Wesleyan: The School for Intolerant Dictators
Students at a prestigious college wage war on dissent in the name of diversity and the environment.
Censorious students at Wesleyan University pulled off a major coup last week—they convinced everyone that defunding the campus paper over its insufficiently glowing coverage of Black Lives Matter was actually good for diversity and even the environment.
In reality, those causes have nothing to do with the student government’s decision to cut the paper’s print budget in half. No, Wesleyan’s student activists just want to punish people for disagreeing with them, and their actions gravely threaten freedom of the press at Wesleyan.
It all started in the middle of September, when The Argus—Wesleyan’s main, twice-weekly student-run publication—printed a white conservative veteran’s op-ed about police brutality. As I wrote in a previous column, the author’s beef wasn’t really with Black Lives Matter, but rather anti-cop violence that he associated—wrongly, in my view—with more extreme elements of the police-brutality awareness movement.
Criticism—even the mostly off-base kind—makes us stronger. The author might have ultimately been wrong, but BlackLivesMatter activists could have still taken the opportunity to engage or educate him. They might have even discovered that some aspect of their message wasn’t sticking—that there was something worth doing differently, or better, or not at all. Movements succeed not by shunning dissent but by broadening their appeal and responding to new information. This is why the twin freedoms of speech and the press are so essential to true progressivism. They are also essential components of a healthy campus; without them, the learning process—the entire point of college—is stifled.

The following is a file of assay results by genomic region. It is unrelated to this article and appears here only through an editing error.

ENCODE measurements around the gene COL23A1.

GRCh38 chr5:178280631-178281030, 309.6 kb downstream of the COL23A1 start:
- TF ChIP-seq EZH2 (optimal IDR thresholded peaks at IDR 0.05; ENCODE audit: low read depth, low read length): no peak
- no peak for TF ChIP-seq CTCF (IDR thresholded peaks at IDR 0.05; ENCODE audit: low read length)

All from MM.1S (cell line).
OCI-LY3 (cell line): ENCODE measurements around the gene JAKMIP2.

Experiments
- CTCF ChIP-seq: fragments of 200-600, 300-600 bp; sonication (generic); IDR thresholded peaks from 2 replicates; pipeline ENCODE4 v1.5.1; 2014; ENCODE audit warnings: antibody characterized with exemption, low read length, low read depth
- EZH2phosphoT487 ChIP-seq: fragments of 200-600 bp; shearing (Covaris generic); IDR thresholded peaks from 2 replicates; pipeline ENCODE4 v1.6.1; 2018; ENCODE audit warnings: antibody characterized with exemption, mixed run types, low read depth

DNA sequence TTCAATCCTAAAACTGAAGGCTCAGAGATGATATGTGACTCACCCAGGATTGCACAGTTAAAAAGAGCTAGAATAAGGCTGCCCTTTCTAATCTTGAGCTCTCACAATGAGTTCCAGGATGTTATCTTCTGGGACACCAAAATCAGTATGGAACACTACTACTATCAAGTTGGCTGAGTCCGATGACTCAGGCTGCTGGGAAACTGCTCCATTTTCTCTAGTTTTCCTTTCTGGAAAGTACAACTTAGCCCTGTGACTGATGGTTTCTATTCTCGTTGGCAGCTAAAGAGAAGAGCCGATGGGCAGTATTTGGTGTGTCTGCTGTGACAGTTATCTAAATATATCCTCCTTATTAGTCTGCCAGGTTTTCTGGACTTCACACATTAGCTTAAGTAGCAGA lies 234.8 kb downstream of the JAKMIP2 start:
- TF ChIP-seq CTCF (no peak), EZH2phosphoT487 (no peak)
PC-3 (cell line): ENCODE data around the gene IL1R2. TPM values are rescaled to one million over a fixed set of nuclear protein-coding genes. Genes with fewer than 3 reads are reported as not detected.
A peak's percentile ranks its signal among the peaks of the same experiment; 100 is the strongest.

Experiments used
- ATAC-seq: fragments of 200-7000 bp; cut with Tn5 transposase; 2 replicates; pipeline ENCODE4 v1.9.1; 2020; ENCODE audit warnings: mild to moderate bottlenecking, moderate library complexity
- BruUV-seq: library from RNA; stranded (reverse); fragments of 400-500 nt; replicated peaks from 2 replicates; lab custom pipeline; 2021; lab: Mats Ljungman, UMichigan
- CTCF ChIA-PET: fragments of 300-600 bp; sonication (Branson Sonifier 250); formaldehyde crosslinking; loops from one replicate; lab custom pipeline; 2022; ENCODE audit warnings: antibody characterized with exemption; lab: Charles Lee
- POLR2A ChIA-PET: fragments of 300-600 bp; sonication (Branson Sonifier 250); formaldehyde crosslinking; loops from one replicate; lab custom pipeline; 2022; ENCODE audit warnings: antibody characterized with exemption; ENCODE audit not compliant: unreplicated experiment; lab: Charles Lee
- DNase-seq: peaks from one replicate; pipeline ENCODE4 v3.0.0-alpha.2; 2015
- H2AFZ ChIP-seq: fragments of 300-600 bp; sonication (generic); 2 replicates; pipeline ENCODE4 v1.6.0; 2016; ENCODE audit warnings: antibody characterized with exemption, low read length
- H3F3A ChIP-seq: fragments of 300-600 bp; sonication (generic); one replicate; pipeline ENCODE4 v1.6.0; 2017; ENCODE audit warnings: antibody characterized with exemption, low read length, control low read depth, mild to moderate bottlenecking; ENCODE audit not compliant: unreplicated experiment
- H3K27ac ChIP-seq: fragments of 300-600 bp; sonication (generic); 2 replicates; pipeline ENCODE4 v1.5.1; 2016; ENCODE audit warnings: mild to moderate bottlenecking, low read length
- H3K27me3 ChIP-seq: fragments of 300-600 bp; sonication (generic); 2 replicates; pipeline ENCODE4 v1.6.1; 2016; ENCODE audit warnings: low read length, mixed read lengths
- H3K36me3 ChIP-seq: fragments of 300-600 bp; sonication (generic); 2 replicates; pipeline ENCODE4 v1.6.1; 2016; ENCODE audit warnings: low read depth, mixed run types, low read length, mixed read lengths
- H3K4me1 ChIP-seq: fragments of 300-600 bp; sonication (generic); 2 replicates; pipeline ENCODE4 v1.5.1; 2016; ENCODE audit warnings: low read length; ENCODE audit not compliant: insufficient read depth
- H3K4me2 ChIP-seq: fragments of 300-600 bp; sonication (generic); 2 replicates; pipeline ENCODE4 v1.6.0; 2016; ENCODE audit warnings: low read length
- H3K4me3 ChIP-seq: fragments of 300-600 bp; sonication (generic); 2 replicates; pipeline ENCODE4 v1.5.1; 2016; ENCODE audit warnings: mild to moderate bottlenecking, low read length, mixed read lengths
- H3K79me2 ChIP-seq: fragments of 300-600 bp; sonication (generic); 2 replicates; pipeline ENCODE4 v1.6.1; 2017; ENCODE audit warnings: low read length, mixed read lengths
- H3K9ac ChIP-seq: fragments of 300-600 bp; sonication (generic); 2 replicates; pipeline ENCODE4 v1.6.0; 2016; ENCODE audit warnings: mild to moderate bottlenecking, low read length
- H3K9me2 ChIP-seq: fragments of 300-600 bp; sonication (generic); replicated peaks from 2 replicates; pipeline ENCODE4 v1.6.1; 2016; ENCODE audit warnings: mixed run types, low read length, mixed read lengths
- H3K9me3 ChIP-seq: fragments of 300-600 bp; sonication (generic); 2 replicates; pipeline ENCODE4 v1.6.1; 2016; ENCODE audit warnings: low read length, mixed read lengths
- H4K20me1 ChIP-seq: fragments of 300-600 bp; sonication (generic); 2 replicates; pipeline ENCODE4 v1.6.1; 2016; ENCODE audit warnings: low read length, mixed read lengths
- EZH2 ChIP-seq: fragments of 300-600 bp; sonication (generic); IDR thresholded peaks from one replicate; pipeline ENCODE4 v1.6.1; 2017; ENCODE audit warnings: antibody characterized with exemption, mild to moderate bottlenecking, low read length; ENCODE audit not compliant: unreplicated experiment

Unfortunately, a lot of liberals at Wesleyan couldn’t handle a little criticism. They circulated a petition asking the student government—the Wesleyan Student Assembly—to “revoke” The Argus’s funding until their demands were met. Said demands included mandatory diversity training for Argus staff, work-study positions to increase minority employment at The Argus, and a dedicated space in the paper for minority voices.